1. It's important to take other factors into consideration when evaluating the success and failure of diets, and looking at extremes isn't the answer. Just like many veg'ns will point at meat eaters and say "look how high your obesity rate is!", meat eaters like to point fingers at the weird hippie vegan who looks like they just got out of a POW camp and say "but look how unhealthy YOUR diet is!". Regardless of the diet, it's about balance.

2. Most people don't realize how many vegans/vegetarians that surround them, because most of us are healthy. I went vegetarian and started exercising and weight lifting in the same year and gained 17 lbs. (I'm a chick, and I fit in the same clothes). If I wasn't vegetarian, I'm sure I would have had the same benefits, but the point is, it happened anyways. To this day not a single person has guessed that I don't eat meat or dairy by looking at me, and more often than not they are surprised. Why? Because I actually exercise and eat healthy foods and try to minimize processed junk.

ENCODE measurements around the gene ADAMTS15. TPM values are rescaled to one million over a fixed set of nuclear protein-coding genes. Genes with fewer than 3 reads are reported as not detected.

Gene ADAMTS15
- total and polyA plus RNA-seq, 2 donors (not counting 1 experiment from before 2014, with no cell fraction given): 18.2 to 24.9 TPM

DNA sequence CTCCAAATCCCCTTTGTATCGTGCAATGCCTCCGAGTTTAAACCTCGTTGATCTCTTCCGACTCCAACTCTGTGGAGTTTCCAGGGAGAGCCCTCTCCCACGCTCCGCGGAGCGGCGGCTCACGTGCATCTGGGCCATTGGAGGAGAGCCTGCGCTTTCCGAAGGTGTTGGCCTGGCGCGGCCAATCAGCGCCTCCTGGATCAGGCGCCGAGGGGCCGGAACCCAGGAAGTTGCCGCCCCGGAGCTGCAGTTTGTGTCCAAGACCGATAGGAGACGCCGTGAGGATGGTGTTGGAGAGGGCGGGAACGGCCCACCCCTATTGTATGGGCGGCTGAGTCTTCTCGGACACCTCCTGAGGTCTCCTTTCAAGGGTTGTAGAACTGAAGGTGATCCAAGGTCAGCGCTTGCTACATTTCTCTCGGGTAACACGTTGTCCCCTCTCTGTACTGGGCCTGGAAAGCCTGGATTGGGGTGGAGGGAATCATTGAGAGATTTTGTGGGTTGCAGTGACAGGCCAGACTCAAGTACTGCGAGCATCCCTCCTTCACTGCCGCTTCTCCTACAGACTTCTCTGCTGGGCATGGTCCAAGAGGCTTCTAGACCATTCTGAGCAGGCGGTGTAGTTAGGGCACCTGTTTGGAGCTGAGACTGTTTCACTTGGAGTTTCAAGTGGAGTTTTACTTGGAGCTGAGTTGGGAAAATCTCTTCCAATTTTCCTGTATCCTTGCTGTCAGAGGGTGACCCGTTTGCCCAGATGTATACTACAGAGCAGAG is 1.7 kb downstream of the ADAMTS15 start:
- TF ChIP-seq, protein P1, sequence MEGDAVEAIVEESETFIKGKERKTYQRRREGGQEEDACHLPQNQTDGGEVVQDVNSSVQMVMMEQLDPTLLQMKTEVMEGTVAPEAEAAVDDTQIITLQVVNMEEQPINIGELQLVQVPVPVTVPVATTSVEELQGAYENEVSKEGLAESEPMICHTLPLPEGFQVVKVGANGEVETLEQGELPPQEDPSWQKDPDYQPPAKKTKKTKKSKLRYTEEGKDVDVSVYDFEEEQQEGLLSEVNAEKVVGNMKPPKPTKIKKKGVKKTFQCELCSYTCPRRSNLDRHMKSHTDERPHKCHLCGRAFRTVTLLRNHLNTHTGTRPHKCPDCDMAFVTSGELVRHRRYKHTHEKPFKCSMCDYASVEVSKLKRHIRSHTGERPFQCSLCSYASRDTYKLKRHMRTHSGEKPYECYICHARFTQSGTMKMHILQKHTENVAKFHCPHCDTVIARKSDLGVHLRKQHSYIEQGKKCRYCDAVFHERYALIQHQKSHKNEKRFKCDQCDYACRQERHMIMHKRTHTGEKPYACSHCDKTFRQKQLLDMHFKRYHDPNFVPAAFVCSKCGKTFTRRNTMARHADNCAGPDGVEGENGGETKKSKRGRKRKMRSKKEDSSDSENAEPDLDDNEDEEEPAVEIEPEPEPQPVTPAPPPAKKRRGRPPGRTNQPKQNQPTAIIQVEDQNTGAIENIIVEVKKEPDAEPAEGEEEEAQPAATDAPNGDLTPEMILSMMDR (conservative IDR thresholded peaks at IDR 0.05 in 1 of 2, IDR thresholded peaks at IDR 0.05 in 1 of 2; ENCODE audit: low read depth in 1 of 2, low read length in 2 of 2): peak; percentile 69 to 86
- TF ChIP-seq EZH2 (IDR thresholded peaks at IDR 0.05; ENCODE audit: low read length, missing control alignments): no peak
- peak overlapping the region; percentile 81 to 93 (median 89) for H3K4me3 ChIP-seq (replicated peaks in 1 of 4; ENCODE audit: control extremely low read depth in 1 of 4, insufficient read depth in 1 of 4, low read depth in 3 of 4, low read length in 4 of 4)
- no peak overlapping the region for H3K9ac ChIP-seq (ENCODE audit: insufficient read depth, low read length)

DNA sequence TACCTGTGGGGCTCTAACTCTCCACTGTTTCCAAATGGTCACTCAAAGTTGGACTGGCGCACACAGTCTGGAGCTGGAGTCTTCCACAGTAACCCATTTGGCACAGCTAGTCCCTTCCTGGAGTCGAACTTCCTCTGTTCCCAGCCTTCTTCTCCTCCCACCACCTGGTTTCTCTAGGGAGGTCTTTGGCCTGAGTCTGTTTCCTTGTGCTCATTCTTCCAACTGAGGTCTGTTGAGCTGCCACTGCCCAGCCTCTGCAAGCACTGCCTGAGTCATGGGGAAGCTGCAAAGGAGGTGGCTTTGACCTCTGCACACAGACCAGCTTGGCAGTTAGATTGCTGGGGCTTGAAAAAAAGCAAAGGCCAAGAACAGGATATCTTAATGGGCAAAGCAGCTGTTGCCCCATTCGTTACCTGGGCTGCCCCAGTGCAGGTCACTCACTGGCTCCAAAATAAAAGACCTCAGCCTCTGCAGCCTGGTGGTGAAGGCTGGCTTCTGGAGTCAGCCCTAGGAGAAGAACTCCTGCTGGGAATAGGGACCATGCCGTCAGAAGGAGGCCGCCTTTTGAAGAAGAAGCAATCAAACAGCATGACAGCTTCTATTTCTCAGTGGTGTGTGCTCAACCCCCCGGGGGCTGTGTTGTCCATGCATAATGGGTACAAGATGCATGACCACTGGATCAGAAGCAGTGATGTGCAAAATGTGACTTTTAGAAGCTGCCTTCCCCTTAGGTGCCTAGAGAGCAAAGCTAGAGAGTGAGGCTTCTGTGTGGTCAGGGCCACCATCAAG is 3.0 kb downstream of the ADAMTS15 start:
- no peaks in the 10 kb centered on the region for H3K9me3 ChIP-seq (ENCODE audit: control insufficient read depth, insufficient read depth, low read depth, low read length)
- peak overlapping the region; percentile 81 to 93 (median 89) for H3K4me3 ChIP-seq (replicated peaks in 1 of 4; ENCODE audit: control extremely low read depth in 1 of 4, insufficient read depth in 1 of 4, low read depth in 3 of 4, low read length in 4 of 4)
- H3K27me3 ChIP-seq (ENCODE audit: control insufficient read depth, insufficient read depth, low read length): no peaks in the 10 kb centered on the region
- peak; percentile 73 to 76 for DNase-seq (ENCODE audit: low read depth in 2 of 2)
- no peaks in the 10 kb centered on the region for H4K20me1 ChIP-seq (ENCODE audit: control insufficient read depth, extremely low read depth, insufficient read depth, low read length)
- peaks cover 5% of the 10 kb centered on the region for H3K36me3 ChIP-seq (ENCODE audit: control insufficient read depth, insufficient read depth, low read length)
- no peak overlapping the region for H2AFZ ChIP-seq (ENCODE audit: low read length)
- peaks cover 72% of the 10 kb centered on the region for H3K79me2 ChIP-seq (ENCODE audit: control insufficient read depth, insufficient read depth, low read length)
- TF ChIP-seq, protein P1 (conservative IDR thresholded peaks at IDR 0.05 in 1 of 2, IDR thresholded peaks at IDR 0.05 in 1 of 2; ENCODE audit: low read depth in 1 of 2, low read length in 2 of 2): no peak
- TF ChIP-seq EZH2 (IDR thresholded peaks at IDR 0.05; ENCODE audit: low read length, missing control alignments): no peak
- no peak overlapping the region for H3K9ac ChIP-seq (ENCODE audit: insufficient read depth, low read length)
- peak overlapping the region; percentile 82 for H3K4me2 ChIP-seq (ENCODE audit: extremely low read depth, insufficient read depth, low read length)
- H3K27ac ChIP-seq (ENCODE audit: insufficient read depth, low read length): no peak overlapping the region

Meat eaters get unhealthy because their diets suck and/or they don't exercise.
Non-meat eaters get unhealthy because their diets suck and/or they don't exercise.

Basically, I wish there would be a more civilized discussion regarding dietary choices. I personally support backyard farming/egg raising and grass-fed beef, but I get a lot of religious veg'ns/meat eaters/paleo-types on both sides saying I'm insane/stupid for my way of thinking. Articles like this do nothing but add heat to the fire. Vegans need to realize there ARE sustainable/humane ways to eat meat and animal products, and meat eaters need to realize that you CAN be healthy without eating meat.